Created in the early 1930s, the salon was taken over by SS general Reinhard Heydrich and his subordinate Walter Schellenberg in 1939. The brothel was managed by original owner Kitty Schmidt throughout its entire existence. The plan was to seduce top German dignitaries and foreign visitors, as well as diplomats, with alcohol and women so they would disclose secrets or express their honest opinions on Nazi-related topics and individuals. Notable guests included Heydrich himself, Joseph Dietrich, Galeazzo Ciano and Joseph Goebbels. The building housing the salon was destroyed in an air raid in 1942 and the project quickly lost its importance. Salon Kitty has been the inspiration or subject to many brothels featured in films involving Nazi espionage.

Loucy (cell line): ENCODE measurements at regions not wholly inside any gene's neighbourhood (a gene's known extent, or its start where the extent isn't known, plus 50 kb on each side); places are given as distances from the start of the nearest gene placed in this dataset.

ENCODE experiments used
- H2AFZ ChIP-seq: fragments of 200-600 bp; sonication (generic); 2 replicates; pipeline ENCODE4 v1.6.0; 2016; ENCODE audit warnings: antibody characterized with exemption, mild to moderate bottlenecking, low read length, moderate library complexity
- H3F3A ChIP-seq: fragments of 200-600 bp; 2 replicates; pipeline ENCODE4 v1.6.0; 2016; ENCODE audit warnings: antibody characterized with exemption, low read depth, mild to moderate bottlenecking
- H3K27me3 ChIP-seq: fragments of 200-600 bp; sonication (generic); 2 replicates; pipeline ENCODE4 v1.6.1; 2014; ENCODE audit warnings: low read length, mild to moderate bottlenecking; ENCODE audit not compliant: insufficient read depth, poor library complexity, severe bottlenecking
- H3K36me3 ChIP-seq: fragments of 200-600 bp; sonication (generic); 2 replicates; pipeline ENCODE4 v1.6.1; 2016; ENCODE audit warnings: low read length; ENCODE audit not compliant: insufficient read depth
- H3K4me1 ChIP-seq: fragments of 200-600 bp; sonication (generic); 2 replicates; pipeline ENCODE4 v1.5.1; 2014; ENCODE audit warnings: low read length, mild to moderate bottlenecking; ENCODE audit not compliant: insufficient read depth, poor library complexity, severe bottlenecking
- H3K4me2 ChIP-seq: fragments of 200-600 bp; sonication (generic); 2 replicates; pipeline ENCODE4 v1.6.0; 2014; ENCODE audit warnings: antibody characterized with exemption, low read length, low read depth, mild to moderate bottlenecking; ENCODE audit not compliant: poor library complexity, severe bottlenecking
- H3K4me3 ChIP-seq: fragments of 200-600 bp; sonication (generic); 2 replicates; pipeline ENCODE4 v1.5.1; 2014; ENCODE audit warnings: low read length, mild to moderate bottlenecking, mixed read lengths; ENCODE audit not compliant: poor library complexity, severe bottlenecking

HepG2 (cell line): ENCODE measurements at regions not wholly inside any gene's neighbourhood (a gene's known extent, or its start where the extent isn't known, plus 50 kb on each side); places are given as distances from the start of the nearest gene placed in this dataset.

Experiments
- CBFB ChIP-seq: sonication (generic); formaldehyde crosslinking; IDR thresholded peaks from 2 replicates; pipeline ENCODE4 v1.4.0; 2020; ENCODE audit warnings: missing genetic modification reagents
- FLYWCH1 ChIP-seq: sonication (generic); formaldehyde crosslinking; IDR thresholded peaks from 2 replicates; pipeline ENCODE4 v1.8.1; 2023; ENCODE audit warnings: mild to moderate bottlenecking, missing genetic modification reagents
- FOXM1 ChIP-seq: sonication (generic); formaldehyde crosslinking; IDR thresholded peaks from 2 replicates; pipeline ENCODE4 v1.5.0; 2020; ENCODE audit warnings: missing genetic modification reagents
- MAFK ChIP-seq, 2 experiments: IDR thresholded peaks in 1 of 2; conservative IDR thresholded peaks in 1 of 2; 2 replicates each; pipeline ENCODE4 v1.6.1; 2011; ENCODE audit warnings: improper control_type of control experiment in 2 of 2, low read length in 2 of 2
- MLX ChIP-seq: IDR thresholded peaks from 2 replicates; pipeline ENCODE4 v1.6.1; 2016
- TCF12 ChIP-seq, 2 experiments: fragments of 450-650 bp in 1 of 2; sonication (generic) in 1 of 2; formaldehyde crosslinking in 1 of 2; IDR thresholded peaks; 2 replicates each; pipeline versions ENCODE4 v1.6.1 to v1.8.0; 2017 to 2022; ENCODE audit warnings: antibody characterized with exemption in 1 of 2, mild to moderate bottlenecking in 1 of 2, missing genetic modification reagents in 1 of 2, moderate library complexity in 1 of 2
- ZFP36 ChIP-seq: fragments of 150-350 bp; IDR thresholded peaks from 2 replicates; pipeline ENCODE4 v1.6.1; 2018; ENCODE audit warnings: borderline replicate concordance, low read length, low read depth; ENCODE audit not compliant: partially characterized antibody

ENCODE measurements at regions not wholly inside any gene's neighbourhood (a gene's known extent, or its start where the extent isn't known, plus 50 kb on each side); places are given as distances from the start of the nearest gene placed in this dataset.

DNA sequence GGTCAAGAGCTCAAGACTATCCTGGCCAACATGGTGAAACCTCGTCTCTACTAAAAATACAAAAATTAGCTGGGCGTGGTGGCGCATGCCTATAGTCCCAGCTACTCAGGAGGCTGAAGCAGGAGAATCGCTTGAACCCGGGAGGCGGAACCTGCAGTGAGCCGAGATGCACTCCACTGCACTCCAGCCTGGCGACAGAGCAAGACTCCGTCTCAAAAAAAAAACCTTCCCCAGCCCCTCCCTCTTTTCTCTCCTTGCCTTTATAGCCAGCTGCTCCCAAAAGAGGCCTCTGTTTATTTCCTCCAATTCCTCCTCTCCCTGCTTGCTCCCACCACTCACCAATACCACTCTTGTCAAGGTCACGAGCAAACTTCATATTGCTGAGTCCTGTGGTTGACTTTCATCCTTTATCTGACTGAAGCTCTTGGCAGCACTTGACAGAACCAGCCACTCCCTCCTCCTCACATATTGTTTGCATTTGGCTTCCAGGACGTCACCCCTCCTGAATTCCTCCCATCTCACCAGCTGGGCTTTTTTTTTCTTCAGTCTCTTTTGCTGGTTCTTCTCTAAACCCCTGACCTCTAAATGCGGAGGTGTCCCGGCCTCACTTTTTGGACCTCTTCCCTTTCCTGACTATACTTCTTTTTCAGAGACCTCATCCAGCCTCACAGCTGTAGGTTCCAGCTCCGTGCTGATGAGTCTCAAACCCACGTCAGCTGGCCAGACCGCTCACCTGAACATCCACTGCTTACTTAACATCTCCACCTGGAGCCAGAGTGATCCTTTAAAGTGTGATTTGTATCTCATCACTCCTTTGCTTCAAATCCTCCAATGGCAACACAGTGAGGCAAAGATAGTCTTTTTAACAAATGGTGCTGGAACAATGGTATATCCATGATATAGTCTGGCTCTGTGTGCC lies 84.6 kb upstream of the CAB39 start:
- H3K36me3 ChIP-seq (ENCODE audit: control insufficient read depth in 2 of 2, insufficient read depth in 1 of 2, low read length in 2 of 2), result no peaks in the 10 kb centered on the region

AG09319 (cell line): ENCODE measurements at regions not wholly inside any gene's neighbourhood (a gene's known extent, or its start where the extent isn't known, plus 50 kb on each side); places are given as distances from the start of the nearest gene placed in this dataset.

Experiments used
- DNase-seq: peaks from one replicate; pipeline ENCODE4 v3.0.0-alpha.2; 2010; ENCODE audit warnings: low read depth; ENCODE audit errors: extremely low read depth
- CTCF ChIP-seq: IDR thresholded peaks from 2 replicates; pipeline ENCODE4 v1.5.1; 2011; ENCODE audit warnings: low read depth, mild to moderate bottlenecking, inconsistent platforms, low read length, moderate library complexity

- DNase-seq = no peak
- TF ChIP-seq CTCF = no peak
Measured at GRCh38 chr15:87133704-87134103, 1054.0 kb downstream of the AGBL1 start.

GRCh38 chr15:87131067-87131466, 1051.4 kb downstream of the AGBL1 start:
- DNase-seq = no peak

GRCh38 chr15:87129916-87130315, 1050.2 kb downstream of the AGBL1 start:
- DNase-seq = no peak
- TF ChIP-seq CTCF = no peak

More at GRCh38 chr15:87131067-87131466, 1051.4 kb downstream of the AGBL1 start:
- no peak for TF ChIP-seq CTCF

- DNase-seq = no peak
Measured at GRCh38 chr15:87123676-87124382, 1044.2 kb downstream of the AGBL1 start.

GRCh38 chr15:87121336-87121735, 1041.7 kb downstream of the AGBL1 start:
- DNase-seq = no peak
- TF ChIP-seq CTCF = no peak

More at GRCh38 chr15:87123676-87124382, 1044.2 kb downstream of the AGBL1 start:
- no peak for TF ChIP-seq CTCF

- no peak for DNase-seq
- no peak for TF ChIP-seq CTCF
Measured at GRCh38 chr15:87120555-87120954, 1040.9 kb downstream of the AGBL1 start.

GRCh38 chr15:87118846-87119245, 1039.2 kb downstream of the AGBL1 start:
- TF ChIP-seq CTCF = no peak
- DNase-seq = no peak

Sicherheitsdienst

Sicherheitsdienst (German: [ˈzɪçɐhaɪtsˌdiːnst], Security Service), full title Sicherheitsdienst des Reichsführers-SS (Security Service of the Reichsführer-SS), or SD, was the intelligence agency of the SS and the Nazi Party in Nazi Germany. Originating in 1931, the organization was the first Nazi intelligence organization to be established and was considered a sister organization with the Gestapo (formed in 1933) through integration of SS members and operational procedures. Between 1933 and 1939, the SD was administered as an independent SS office, after which it was transferred to the authority of the Reich Main Security Office (Reichssicherheitshauptamt; RSHA), as one of its seven departments/offices. Its first director, Reinhard Heydrich, intended for the SD to bring every single individual within the Third Reich's reach under "continuous supervision".Following Germany's defeat in World War II, the tribunal at the Nuremberg Trials declared the SD a criminal organisation, along with the rest of Heydrich's RSHA (including the Gestapo) both individually and as branches of the SS in the collective. Heydrich's successor, Ernst Kaltenbrunner, was convicted of war crimes and crimes against humanity at the Nuremberg trials, sentenced to death and hanged in 1946.